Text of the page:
The difference between cottage ham and regular ham lies in their cuts. Cottage ham, also referred to as a cottage roll, is not a true ham as it is not cut from the pig’s upper hind leg. On the other hand, regular ham is indeed obtained from the upper hind leg of the pig. Additionally, cottage ham, also known as a boneless pork shoulder butt, is specifically cut from the pig’s shoulder.
Why is baking bacon better than frying?
Baking bacon is preferable to frying because it is a healthier option. By placing the bacon on a rack, the excess grease drips off and is collected below, preventing it from being absorbed back into the bacon and ultimately into your body. Additionally, I make sure to pat the bacon to remove any additional grease, ensuring a crispy texture.
Why do you have to flour bacon before cooking?
The reason why bacon needs to be floured before cooking is because it helps to dry out the surface of the meat, provides a protective coating, absorbs any extra grease, and adds firmness to the bacon slices, preventing them from curling and ensuring they remain crispy.
Why is it called Cottage ham?
The term “Cottage ham” may have originated from a Cincinnati butcher in the 1800s who named them as such due to their small size resembling a cottage home, making them ideal for cooking beans.
What does sprinkling flour on bacon do?
Sprinkling flour on bacon helps improve its flavor and texture by drying the bacon and absorbing excess moisture, which is essential for achieving properly browned meats.
What is the white stuff that comes out of bacon when frying?
The white stuff that comes out of bacon when frying is primarily composed of water and denatured proteins from the meat. During the cooking process, the meat cells release moisture, resulting in a solution containing dissolved proteins that can give the liquid a light color and thick consistency.
How to cook redneck cottage bacon?
To cook redneck cottage bacon, start by tossing it into a greased skillet that is heated to medium-hot. Cook for approximately 2 minutes on each side until the edges turn brown and curl. It is important not to overcook the bacon. Once cooked, you can enjoy it! Remember to keep the bacon refrigerated.
Is cottage bacon the same as back bacon?
Cottage bacon is not the same as back bacon, as it is a whole cured meat with a distinct salty flavor and a smoky taste infused into every bite. Cottage bacon is also known as buckboard bacon. On the other hand, back bacon is made from pork loin, making it different from cottage bacon.
How to make chewy bacon in frying pan?
To make chewy bacon in a frying pan, start by preheating a large nonstick skillet over medium/high heat. Place 5-6 pieces of bacon in the pan, ensuring they do not overlap. Cook the bacon for 4-5 minutes for a perfectly cooked texture, 2-3 minutes for a rubbery texture, or 5-6 minutes for a crispy texture.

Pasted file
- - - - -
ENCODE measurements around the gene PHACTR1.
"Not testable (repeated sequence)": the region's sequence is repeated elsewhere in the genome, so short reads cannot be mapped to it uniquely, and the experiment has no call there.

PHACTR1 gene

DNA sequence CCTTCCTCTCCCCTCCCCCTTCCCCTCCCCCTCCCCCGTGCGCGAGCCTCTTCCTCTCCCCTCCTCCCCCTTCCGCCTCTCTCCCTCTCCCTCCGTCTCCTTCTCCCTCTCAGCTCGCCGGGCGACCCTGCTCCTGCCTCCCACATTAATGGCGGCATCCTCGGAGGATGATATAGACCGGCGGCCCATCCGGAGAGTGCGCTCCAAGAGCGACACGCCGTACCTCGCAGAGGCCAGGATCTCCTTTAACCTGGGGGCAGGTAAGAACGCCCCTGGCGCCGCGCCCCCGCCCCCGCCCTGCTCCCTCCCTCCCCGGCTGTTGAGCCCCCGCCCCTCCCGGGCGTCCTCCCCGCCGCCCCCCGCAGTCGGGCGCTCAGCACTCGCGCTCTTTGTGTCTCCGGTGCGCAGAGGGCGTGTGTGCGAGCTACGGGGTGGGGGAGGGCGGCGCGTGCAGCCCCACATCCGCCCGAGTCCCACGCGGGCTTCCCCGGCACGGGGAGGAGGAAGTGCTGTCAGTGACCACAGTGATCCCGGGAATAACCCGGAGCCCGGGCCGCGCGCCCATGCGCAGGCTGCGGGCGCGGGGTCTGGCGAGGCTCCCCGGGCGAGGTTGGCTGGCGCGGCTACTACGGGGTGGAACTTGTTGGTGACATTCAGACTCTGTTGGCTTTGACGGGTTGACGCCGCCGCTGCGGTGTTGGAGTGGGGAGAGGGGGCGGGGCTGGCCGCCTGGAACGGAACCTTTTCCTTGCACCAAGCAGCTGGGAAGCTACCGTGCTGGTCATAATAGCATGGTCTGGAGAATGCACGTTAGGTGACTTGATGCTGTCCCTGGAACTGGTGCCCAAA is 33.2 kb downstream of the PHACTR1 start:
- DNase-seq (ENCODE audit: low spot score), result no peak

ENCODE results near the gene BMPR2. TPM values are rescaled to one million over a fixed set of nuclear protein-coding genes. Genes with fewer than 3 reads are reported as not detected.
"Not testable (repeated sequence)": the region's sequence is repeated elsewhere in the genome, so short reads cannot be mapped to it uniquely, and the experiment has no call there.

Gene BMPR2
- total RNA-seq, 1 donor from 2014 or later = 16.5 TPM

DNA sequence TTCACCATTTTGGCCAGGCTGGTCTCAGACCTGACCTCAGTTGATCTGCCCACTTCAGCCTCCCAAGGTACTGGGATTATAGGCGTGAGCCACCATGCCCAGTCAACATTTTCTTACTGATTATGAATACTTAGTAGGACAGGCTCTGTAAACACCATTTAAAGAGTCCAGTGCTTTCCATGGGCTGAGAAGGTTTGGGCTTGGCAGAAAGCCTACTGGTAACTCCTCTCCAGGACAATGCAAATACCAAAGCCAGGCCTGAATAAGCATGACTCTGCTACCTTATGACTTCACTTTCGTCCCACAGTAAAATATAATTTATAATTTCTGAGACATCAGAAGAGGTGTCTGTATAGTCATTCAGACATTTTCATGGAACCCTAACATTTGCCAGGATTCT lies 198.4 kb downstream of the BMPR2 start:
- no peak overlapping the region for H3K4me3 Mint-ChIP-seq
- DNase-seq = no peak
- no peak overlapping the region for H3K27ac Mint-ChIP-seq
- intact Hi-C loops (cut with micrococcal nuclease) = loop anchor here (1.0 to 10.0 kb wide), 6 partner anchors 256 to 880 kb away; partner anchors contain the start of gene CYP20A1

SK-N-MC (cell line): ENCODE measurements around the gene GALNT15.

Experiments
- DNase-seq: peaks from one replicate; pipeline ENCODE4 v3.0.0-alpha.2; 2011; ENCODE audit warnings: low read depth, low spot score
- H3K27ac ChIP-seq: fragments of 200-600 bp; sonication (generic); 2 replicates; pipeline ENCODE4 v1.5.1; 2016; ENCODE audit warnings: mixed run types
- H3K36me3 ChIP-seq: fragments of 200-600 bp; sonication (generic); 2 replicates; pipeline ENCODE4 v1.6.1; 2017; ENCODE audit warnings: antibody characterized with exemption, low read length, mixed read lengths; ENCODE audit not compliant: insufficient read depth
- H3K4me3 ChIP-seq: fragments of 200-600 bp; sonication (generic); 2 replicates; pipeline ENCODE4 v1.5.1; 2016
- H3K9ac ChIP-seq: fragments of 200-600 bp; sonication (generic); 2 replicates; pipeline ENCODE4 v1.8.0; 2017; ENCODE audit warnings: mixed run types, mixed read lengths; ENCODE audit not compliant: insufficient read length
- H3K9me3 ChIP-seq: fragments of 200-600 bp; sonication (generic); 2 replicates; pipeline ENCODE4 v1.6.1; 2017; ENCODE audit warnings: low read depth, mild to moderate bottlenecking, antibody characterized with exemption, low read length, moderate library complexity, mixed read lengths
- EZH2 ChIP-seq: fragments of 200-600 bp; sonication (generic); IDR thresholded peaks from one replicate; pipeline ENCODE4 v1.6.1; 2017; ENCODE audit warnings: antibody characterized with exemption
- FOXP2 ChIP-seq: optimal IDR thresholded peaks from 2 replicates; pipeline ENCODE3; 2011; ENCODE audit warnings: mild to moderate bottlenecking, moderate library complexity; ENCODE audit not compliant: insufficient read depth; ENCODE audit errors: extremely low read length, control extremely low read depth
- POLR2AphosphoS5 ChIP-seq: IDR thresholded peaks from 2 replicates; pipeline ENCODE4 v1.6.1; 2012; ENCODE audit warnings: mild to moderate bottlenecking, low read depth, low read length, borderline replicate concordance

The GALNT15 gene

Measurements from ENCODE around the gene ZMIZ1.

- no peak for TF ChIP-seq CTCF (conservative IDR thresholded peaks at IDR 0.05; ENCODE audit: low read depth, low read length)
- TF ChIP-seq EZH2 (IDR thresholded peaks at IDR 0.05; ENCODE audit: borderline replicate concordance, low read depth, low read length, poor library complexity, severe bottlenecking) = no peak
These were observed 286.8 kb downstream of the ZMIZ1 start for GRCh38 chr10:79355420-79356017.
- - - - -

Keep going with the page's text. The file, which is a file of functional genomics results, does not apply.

Is bacon crispier in oven or on stove?
Bacon is crispier when cooked in the oven rather than on the stove. To achieve a crunchier texture, it is recommended to bake the bacon on a wire rack placed over a rimmed baking sheet. This method allows the excess fat to drip away from the bacon, resulting in a crispier outcome compared to pan-frying. Therefore, if you are preparing bacon for a large group of people, it is advisable to use the oven.
How to cook bacon in pan heat?
To cook bacon in a pan, heat it on medium-low heat to allow the fat to render slowly. It’s important not to rush this process. Use tongs to turn the bacon occasionally, ensuring even cooking. Since pans often have uneven heat distribution, it’s recommended to move the bacon to a different section of the pan when flipping it.
How to cook bacon with butter or oil?
To cook bacon with butter or oil, the most common method is to use a frying pan. No additional oil is necessary as the bacon naturally releases its own fat while cooking. It is important to have kitchen tongs on hand to flip the bacon once it starts to buckle and curl. Continuously flipping the bacon ensures even browning and allows the fat to render throughout.
Is cottage bacon better than regular bacon?
Cottage bacon is not necessarily better than regular bacon, as it is made from pork shoulder instead of pork belly. However, it does have its advantages. Being leaner than regular bacon, it offers a healthier alternative. Additionally, cottage bacon is more cost-effective to produce. With these factors in mind, I embarked on my first attempt at making cottage bacon.
What is another name for cottage bacon?
Another name for cottage bacon is buckboard bacon. However, it is important to note that back bacon, which is made with pork loin, is different from cottage bacon.
What is the world’s best bacon?
The world’s best bacon includes Pancetta di Calabria from Italy, Zeeuws Spek from the Netherlands, Peameal Bacon from Canada, Gailtaler Speck from Austria, Boczek Słonina from Poland, Tiroler Speck from Austria, Speck Alto Adige from Italy, and Dalmatinska panceta from Croatia.
Do you flip bacon in the oven?
Flipping bacon in the oven is not necessary during the cook time, unless the bacon is very thick cut. If the bacon is thick, it is recommended to flip it after it has been in the oven for 12 minutes to ensure even cooking on both sides.